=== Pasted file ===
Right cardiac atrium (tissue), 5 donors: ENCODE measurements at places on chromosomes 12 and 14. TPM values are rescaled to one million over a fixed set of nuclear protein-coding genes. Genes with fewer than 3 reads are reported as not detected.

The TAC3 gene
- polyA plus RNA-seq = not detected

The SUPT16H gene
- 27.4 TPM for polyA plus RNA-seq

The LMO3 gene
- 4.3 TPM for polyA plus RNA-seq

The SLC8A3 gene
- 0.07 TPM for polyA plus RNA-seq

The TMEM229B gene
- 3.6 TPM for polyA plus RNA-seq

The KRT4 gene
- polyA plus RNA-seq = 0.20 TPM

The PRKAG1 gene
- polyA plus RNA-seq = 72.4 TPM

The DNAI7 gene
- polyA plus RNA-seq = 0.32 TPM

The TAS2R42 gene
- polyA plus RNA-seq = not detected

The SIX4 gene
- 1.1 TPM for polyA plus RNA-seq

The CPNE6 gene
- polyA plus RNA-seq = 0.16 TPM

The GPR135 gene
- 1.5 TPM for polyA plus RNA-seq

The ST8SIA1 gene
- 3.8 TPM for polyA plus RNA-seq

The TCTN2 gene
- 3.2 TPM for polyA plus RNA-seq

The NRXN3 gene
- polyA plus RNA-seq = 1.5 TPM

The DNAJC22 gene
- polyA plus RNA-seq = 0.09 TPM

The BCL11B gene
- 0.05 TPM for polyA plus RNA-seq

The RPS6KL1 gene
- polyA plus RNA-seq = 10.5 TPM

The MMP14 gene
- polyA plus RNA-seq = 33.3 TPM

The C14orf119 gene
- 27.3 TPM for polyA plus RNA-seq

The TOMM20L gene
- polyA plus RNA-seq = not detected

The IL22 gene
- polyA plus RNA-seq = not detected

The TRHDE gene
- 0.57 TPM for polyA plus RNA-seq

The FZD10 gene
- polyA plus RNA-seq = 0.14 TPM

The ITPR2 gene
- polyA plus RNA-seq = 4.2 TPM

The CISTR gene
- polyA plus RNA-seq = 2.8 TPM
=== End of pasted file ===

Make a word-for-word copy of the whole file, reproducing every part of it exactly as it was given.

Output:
Right cardiac atrium (tissue), 5 donors: ENCODE measurements at places on chromosomes 12 and 14. TPM values are rescaled to one million over a fixed set of nuclear protein-coding genes. Genes with fewer than 3 reads are reported as not detected.

The TAC3 gene
- polyA plus RNA-seq = not detected

The SUPT16H gene
- 27.4 TPM for polyA plus RNA-seq

The LMO3 gene
- 4.3 TPM for polyA plus RNA-seq

The SLC8A3 gene
- 0.07 TPM for polyA plus RNA-seq

The TMEM229B gene
- 3.6 TPM for polyA plus RNA-seq

The KRT4 gene
- polyA plus RNA-seq = 0.20 TPM

The PRKAG1 gene
- polyA plus RNA-seq = 72.4 TPM

The DNAI7 gene
- polyA plus RNA-seq = 0.32 TPM

The TAS2R42 gene
- polyA plus RNA-seq = not detected

The SIX4 gene
- 1.1 TPM for polyA plus RNA-seq

The CPNE6 gene
- polyA plus RNA-seq = 0.16 TPM

The GPR135 gene
- 1.5 TPM for polyA plus RNA-seq

The ST8SIA1 gene
- 3.8 TPM for polyA plus RNA-seq

The TCTN2 gene
- 3.2 TPM for polyA plus RNA-seq

The NRXN3 gene
- polyA plus RNA-seq = 1.5 TPM

The DNAJC22 gene
- polyA plus RNA-seq = 0.09 TPM

The BCL11B gene
- 0.05 TPM for polyA plus RNA-seq

The RPS6KL1 gene
- polyA plus RNA-seq = 10.5 TPM

The MMP14 gene
- polyA plus RNA-seq = 33.3 TPM

The C14orf119 gene
- 27.3 TPM for polyA plus RNA-seq

The TOMM20L gene
- polyA plus RNA-seq = not detected

The IL22 gene
- polyA plus RNA-seq = not detected

The TRHDE gene
- 0.57 TPM for polyA plus RNA-seq

The FZD10 gene
- polyA plus RNA-seq = 0.14 TPM

The ITPR2 gene
- polyA plus RNA-seq = 4.2 TPM

The CISTR gene
- polyA plus RNA-seq = 2.8 TPM